current sexual risk-taking as a factor potentially associated with sexual
behavior in the context of PrEP use. The perception “condom is no longer needed
while taking PrEP” was more likely among respondents who reported not using
condoms during last sexual intercourse (aOR 7.45, 95% CI 1.57-35.45).
In many settings, people who
might benefit greatly from PrEP are not necessarily aware of or knowledgeable
about this new HIV prevention strategy. Since awareness and knowledge could
greatly affect uptake of PrEP, researchers are keen to explore these issues as
An Australian PrEP study analysed
online survey results from 1041 MSM, 88% of whom were HIV-negative. Researchers
sought to assess how well PrEP might be accepted in this population by asking
study participants whether they agreed or disagreed with various statements.
Both HIV-positive and
HIV-negative respondents were inclined to agree that PrEP is effective for
preventing HIV, and also to agree that it is not as effective as condoms.
However, HIV-negative respondents differed from HIV-positive respondents in
that they did not think taking HIV treatment was straightforward.
In the Australian study, HIV-positive
and HIV-negative respondents agreed that use of PrEP “would make people less
responsible”, a finding that may add weight to concerns about risk
compensation. Meanwhile another study, this one drawing on focus group
discussions with US MSM whose HIV status was either HIV-negative or unknown,
found that many study participants “were concerned that PrEP could prompt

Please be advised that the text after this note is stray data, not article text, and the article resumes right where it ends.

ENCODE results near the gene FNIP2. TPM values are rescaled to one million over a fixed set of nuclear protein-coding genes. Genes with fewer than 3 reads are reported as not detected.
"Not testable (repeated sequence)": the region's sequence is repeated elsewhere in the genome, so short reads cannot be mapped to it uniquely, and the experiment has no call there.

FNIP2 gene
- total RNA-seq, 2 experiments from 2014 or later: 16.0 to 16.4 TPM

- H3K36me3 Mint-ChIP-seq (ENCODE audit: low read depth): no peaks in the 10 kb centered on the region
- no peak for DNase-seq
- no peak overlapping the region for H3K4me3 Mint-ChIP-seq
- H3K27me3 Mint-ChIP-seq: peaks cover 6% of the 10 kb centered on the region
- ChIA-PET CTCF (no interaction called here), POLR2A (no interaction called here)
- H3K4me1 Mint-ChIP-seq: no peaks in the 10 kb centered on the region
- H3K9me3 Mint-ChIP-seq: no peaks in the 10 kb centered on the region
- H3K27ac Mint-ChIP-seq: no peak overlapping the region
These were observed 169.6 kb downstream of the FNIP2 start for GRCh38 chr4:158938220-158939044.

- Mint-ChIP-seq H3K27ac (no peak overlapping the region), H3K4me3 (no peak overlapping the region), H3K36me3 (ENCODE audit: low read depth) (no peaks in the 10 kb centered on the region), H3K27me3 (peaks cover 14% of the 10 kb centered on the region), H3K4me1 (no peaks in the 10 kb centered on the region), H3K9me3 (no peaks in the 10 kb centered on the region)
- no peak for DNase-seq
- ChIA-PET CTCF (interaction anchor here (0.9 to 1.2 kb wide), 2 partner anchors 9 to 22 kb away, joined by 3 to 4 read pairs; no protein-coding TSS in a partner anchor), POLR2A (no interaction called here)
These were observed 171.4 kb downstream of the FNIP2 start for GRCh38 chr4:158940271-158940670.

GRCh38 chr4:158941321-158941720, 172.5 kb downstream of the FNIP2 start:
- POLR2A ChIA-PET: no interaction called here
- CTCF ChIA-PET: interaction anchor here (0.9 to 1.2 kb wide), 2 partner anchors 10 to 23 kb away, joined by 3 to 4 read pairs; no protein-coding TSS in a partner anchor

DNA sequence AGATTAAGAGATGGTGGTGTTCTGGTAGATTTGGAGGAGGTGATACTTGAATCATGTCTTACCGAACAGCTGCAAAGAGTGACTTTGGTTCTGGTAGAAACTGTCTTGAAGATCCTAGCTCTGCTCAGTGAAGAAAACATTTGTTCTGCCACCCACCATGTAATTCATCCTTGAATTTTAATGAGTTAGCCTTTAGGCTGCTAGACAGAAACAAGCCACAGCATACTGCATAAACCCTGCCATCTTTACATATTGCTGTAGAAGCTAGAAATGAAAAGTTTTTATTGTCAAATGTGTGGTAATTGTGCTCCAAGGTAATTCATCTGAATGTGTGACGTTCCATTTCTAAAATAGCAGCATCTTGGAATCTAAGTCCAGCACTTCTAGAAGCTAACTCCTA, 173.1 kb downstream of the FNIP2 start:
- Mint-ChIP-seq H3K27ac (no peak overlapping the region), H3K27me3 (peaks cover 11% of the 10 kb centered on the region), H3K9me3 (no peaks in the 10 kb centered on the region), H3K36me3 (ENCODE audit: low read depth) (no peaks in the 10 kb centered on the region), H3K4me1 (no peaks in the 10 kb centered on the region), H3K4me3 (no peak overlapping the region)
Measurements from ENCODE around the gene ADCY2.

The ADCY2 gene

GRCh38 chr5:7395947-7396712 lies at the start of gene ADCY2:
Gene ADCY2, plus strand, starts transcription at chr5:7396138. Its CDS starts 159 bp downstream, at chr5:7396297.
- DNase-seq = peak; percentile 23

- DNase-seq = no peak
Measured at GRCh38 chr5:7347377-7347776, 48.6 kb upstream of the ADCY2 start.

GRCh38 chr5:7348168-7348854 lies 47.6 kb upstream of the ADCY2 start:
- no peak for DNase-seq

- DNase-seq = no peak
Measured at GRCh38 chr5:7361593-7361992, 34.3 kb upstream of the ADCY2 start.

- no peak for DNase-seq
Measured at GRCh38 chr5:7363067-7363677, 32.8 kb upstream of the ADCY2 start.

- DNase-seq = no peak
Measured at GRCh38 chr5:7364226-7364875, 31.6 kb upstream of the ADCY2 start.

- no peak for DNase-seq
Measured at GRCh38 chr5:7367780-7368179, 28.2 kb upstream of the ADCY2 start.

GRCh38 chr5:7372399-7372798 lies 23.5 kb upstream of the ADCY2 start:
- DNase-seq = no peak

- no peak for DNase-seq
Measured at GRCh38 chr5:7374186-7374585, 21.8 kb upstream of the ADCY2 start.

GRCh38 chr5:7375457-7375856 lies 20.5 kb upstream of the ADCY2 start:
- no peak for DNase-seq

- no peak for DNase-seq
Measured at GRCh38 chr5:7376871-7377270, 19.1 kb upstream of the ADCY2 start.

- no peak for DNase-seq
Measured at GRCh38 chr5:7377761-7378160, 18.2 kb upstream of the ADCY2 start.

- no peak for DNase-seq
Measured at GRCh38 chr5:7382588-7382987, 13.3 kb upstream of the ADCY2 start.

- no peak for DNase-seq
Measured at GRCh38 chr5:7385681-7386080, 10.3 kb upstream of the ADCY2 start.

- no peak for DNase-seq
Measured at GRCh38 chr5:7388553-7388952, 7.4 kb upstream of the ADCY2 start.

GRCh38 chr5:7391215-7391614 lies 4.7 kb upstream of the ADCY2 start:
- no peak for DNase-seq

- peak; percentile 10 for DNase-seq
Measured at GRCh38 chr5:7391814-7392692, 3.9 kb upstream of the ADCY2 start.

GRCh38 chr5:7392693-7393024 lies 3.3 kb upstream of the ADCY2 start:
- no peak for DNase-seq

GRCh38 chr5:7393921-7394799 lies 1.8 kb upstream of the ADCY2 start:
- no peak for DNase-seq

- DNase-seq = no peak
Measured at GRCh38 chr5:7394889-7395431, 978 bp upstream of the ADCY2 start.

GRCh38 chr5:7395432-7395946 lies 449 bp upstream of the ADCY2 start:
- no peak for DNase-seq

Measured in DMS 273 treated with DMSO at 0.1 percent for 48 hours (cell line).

increased sexual risk-taking across the MSM community”.
An encouraging theme to emerge
from the two conference sessions was that the concept of PrEP seemed to elicit
generally favorable responses across a variety of study populations. A study of
MSM in the US cities of Miami (N = 321) and Washington DC (N = 323) found that,
even though fairly small proportions of study participants reported already
knowing about PrEP, almost half of the Miami cohort and almost two-thirds of
the Washington DC cohort indicated willingness to take PrEP.
Among Miami MSM, non-injecting
drug use in the past year was associated with being less willing to use PREP –
but MSM in Washington DC who reported non-injecting drug use in the past year
were more willing to take PrEP.
Another study evaluated attitudes
toward PrEP among MSM and male-to-female transgender persons in Chiang Mai,
Thailand. This city was one of the sites for the 2010 study that showed a
reduction in HIV transmission among MSM taking PrEP.
Perhaps as a result of the
earlier biomedical study, the 131 MSM and 107 transgender persons who were
surveyed about PrEP had high levels of prior awareness of this intervention.
Respondents were asked to rate their likelihood of using PrEP if the efficacy
level was 50%, i.e., if PrEP prevented half of all cases of HIV transmission
that would happen if PrEP was not used. Three-quarters of MSM and 77% of
transgender people indicated that they were either “very likely” or “somewhat
likely” to use PrEP.
Factors associated with
willingness to use PrEP were not the same for MSM and transgender people.
Acceptability was higher among MSM who had a prior history of sexually
transmitted infections, and among those who expressed strong confidence in
their ability to take daily medications for one year. For transgender study
participants, prior awareness of PrEP and having private insurance were
Another difference to emerge was
that transgender study participants, many of whom were taking female hormones, were
more likely to express concern about how PrEP might interact with other
Taken together, the studies
presented at the conference indicate the potential for a great deal of
variation in how people at high risk of acquiring HIV respond to opportunities
to use PrEP, suggesting the need for further research across diverse
populations and subpopulations.